THE CHEMICAL BROTHERS with PAUL OAKENFOLD and DJ JAMES HOLYROYD at the Hershey Centre (5500 Rose Cherry Place, Mississauga), Friday.
THE CHEMICAL BROTHERS with PAUL OAKENFOLD and DJ JAMES HOLYROYD at the Hershey Centre (5500 Rose Cherry Place, Mississauga), Friday (April 19). $41-$47. 416-870-8000.
it is absurd that in 2002 the Chemical Brothers would be forced to defend their relevancy to club music. No group has been more responsible for taking electronic dance-floor music out of the clubs and into the mainstream pop world than the Manchester duo of Ed Simons and Tom Rowlands.
The Chemicals have sold more than 8 million albums worldwide and seen tracks like the Noel Gallagher-sung Setting Sun both decimate dance floors and become pop hits.
Their raucous new Come With Us CD has received a decidedly tepid reception, but even more troubling are the accusations being levelled at Simons and Rowlands themselves.
The UK dance press that discovered them is now telling the duo that they’re too old to be making this music, out of touch with the club community and too popular to be part of what many still consider an underground movement.
“I can’t really deal with it,” a clearly shaken Ed Simons responds from his London home. “Fuck, we’re in our early 30s. We’re hardly old. This isn’t music that needs to be made by teenagers, and the singles from this album have been some of our biggest club records ever.
“Maybe people expect us to keep up with trends. The whole point and freedom of dance music, at least originally, was to do what you want. We don’t have to make 2-step records because everyone else is. The place where we got into dance music, the Hacienda, was a really broad church of dance music. There was hip-house, northern industrial dance music and Chicago jacking house. All of that co-existed, and that’s where we’re at when we make our music.”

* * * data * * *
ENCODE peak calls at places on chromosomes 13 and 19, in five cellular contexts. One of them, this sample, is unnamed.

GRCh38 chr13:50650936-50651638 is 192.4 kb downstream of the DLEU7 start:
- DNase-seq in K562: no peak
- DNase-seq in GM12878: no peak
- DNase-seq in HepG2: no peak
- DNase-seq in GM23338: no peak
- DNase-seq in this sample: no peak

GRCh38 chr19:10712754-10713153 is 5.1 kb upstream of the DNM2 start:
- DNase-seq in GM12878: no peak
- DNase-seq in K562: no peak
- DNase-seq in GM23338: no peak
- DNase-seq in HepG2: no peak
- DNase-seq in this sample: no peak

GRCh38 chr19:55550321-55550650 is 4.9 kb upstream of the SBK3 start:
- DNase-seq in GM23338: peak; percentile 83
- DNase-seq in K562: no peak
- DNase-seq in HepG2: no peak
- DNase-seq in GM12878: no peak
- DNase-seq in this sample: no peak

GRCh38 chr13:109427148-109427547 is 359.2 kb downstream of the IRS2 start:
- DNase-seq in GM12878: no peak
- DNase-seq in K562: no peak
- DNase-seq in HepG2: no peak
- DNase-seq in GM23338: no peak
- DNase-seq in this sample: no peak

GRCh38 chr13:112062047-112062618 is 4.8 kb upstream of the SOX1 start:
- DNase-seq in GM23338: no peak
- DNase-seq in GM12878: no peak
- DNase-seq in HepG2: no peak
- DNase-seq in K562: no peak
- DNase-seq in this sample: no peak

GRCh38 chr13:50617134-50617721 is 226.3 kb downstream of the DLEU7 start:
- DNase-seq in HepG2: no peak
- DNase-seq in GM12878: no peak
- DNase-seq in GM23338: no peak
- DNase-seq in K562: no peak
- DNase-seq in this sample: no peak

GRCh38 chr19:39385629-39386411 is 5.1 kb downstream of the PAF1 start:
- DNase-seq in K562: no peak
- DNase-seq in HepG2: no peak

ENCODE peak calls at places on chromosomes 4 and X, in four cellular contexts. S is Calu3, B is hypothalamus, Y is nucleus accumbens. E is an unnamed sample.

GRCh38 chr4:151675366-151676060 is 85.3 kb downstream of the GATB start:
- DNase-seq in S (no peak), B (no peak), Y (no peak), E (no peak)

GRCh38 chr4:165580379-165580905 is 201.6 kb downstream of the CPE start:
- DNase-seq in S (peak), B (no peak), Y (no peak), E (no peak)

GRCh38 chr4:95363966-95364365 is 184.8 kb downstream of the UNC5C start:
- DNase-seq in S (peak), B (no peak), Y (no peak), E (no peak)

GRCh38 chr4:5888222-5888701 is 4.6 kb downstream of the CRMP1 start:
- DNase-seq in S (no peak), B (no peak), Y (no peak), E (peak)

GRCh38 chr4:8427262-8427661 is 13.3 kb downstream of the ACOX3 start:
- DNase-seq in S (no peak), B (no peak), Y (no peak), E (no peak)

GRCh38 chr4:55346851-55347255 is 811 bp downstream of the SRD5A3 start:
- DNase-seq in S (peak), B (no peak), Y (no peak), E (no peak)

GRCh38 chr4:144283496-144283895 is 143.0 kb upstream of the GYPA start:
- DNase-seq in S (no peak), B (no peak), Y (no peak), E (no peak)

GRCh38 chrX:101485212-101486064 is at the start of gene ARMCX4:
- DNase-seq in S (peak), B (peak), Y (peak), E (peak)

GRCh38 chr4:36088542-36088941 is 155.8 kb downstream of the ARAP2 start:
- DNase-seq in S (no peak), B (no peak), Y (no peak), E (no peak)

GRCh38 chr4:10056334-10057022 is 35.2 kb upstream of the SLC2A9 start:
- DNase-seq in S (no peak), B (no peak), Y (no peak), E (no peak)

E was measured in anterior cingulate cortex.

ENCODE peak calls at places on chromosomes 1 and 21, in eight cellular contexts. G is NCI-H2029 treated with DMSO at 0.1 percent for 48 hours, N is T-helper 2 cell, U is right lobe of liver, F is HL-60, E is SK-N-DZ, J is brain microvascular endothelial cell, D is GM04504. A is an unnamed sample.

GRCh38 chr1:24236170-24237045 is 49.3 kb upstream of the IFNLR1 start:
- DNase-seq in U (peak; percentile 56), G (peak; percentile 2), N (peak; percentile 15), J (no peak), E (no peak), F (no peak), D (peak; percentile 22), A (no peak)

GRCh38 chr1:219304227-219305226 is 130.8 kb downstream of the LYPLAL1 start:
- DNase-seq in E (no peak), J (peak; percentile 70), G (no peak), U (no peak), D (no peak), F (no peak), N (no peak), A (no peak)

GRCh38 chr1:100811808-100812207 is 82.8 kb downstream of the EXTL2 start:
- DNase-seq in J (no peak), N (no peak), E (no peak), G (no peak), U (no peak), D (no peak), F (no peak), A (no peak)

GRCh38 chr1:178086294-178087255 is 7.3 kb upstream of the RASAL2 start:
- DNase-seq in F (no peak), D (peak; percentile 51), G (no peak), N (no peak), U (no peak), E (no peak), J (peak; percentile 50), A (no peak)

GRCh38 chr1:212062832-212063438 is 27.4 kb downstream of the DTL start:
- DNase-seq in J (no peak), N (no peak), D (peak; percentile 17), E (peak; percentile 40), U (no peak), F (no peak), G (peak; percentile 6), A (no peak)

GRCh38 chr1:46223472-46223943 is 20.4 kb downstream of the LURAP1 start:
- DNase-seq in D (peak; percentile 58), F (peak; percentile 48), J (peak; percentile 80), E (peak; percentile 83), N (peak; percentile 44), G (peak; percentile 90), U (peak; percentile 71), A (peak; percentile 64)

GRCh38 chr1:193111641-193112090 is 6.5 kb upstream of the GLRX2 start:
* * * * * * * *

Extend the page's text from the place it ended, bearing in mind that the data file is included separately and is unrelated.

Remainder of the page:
It sounds obvious, but what the Chemical Brothers do best is make records that sound like themselves. In the 10-plus years that the group has been slamming together their big beats, they’ve carved out their own instantly recognizable trademark sound, one built around thundering drums and anthemic, pop-oriented breaks that work best at a sternum-rattling volume.
It’s such a defining sound that were the Chemicals to blatantly make a UK garage record just to fit in, it simply wouldn’t work.
“I’m very proud of that sound,” Simons agrees. “We’re not dilettantes who sit at our computer and try to ape what’s going on. We’ve always been doing our own thing, and hopefully people on the dance floor will appreciate that.
“Yeah, we’ve sold millions of records, but you can’t judge us by that. You can only judge us by what happens when your piece of vinyl is put on the turntable. To say that this isn’t a club record is madness, and really maddening. The people who’ve said these things are fucking lunatics.”
Of course, had the Chemicals’ long-fancied collaboration with Bob Dylan actually come off, the duo’s reputation as two geezers making old-school electronic music might have been sealed.
It didn’t, but the Chemicals aren’t out of the running just yet.
“We’re massive Bob Dylan fans, and we just fancifully thought of him singing on one of our tracks,” Simons laughs. “Someone from our record company got in touch with one of his people, and we got word back that he wanted a formal letter explaining what exactly we were up to and what we wanted from him.
“We never quite got to the letter-writing stage. Music we’re good at. Letter writing, I’m not so sure.”